So I went to Dave's site to see what was going on. Not a whole lot, but it was amusing anyway. There's not much going on in my life either, but sometimes no news is good news, so I'm just going to look at it like that. Who am I to judge Dave Barry's life anyway?
The thought suddenly occurred to me as I was writing this that most, if not all, of my humor gods are, well, gods. Not many humor goddesses that I can think of. Sure, maybe Rita Rudner, Phyllis Diller. Whoopi Goldberg certainly. But when I think of humor writers, not many women come to mind. Why is that? Are there actually less women who are that funny? Or do they have more difficulty in finding a publisher/editor/audience? I don't know the answer. Do you?
Dave's FAQ had a question and answer that was one I've asked: can Dave Barry help me get published/find an editor/critique my work/tout my product or column or pimp my ride? Well, definitely not the last thing. And as for the rest, the site recommends The Writer's Digest to find publisher and editor information for sending submissions.
You know what I'm going to do for my New Year's resolution? I don't usually bother with anything so useless and hypocritical (does ANYONE ever follow them up?), but this year is gonna be different. I'm going to get a hold of a Writer's Digest and submit something. What have I got to lose?
And do you know who got me charged up enough to get off my arse and do something? My friend Freddy at Retail Hell Underground, who has a suggestion on their website to do just that and take a positive step towards something you really like to do. I went to check this fabulous site, which has inspired me many times when retail was ripping me a new one during the holiday season, and what did I see? Bless me if Freddy hasn't put me at the top of their Friends and Faves List. Wow! Thank you so much, Freddy! Seems like every time I'm ready to throw in the towel, there's my friend Freddy, encouraging me and all the other retail whores, not to give up. I'm sending you a big hug, Freddy.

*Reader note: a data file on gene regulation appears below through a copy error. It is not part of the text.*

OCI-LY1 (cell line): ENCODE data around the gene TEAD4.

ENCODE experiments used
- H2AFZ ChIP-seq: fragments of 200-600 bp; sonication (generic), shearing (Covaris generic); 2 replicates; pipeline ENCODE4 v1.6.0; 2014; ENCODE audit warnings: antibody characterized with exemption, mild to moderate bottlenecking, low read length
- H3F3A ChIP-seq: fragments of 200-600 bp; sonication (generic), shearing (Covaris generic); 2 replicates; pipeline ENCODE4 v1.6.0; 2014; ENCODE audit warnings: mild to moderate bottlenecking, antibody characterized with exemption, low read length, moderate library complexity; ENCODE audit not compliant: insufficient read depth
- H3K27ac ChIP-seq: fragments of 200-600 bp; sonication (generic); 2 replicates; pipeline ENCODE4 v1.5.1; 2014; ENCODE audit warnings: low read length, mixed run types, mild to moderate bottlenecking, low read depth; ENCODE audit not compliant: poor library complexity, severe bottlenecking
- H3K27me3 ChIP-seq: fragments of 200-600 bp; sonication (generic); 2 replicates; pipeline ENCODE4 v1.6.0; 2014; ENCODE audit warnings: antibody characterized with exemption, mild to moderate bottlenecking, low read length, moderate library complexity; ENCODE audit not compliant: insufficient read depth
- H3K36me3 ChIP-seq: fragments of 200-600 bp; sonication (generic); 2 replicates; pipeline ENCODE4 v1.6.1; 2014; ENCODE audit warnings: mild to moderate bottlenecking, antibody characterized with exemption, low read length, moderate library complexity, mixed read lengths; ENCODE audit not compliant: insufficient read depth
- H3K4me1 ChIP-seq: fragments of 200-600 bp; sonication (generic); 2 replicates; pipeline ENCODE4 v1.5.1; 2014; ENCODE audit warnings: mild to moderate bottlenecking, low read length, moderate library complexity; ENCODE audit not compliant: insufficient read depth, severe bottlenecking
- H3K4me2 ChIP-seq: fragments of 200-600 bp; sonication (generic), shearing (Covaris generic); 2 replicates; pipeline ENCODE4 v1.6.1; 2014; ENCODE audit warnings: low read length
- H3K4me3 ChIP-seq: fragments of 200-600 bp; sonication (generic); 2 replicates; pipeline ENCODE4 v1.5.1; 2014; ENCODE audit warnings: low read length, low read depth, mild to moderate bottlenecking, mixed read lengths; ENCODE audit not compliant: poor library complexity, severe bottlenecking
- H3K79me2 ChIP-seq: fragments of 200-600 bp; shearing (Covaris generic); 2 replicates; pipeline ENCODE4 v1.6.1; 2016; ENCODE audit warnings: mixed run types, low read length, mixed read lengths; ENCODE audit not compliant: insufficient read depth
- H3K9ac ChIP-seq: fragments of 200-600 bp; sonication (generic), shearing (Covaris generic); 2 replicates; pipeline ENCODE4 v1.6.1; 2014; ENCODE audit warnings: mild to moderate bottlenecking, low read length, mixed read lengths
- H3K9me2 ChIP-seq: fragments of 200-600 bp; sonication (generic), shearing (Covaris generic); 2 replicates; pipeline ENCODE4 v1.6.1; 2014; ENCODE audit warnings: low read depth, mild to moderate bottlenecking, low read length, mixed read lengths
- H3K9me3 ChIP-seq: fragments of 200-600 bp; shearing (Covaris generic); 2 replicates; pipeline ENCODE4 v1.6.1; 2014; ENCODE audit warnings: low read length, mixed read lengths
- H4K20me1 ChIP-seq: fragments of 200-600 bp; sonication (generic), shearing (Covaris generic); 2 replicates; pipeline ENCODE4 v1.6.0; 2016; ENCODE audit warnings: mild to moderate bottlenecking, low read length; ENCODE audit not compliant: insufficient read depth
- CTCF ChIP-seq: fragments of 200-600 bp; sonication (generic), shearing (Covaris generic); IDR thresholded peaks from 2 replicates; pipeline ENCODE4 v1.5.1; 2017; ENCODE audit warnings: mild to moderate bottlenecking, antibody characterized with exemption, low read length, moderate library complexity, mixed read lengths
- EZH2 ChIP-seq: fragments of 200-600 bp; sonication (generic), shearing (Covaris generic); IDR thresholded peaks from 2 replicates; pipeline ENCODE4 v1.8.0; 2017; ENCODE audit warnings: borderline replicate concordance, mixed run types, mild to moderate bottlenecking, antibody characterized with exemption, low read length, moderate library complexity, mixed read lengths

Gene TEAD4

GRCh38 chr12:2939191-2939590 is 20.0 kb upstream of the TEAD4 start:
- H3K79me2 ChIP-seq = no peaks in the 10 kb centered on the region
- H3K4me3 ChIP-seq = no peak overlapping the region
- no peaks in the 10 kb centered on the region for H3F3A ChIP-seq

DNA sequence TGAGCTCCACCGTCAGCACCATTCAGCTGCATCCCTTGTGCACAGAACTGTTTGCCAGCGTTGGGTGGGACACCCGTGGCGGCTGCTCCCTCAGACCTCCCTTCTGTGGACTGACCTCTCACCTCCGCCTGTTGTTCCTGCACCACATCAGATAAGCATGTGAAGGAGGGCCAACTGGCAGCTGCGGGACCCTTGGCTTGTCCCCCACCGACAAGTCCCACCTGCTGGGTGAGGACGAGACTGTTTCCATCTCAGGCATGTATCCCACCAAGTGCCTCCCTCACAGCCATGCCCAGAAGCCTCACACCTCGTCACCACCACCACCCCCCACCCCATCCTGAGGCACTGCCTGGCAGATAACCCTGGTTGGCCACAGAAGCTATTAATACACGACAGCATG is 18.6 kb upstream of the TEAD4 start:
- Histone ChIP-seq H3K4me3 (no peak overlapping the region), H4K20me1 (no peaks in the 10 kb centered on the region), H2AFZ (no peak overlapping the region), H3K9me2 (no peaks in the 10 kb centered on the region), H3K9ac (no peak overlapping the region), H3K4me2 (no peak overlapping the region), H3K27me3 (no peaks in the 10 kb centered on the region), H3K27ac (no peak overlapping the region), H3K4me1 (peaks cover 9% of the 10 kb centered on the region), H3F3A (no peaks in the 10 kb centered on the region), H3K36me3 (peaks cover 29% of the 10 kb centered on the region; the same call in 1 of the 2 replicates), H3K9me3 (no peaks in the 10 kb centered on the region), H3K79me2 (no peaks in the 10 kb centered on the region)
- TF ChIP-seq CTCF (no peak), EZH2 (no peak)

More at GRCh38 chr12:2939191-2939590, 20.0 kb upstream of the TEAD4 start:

Thursday, December 27, 2007
Tuesday, December 25, 2007
Please, all you other religio-spiritual denominations, put your best people to work and come up with a crapload of really awful, syrupy full chorus songs about YOUR major freakin' holiday and let's alternate between all of them for about three months-at least it would break the monotony. Come on, Hindus, Moslems, Native Americans, Rosicrucians, Coptics, Greek and Russian Orthodox, Pagans- where are the hit holiday songs to compete with Christmas classics like "I Saw Mommy Kissing Santa Claus" or "Grandma Got Run Over By A Reindeer" or "White Christmas"?
Let's bombard the airwaves with new classics like "It's Devali Time in Old Karnataka" repeated over and over every fifteen minutes starting around May, then stopping in October after the season is over. Or how about that instant hit " Casting the Circle on Samhain Again"? Let's start that one around April and continue into the end of October. Make sure you have seventeen different renditions of each song available and play all of them within any given eight hour period. Gotta have a country one, the 101 Strings version, rockabilly, bubblegum pop, polka, blues, a really slow Yanni heartfelt instrumental, the Kenny G version, etc.
But that's not enough, people. Because when I get home from a full day of listening to crappy, shmaltzy Christmas songs which repeat all day long and crazy customers who are apparently incapable of thinking ahead every freaking year when it comes to holiday meals and who panic at the last minute like a herd of startled bison at a watering hole and buy everything in sight, and who insist on telling me their goddamned life story while angry mobs gather with their hands out, waiting to be fed...when I leave this madhouse exhausted and abused, the only thing I want besides a quick meal and my bed is to find nothing but shmaltzy, crappy syrupy Christmas specials on every freaking TV series and special shmaltzy, crappy syrupy Christmas movies, so that I can't possibly escape the merest mention of the damned holiday.
Oh, and don't wish me a Merry Christmas unless you're POSITIVE that I'm a fellow Christian (I'm not)-just say Happy Holidays and don't assume I'm you, or use my favorite retort "Merry/Happy Chanu-Kwanz-a-Solsti-Mas" and at least one of them has a high chance of being right. If you practice saying it, it gets easier.
And Happy Solar New Year to my Gregorian-leaning friends. My Lunar calendar friends will have to wait a while.
Sunday, December 23, 2007
Well, yesterday was December 22 . This year December 22 was the shortest day but longest night of the year. That's the Winter Solstice. In pagan circles, it's the time when people draw inward and become contemplative, a time for ending things and finishing tasks. In pretty much every place where the climate drops, people draw inward into the house more and feel cozy inside while the weather blusters outside. I think of fireplaces with big overstuffed comfy chairs nearby, the warmth of candlelight, the smell of hot apple cider or hot chocolate warming on the stove, baking cookies while the snow flies around in a crazy dance. None of these things is actually happening where I live right now- it's unseasonably warm, I don't have a fireplace, there aren't any candles. I have not made cider or chocolate or baked any cookies this season. We do have an overstuffed comfy sectional near the warmth of the big screen tv.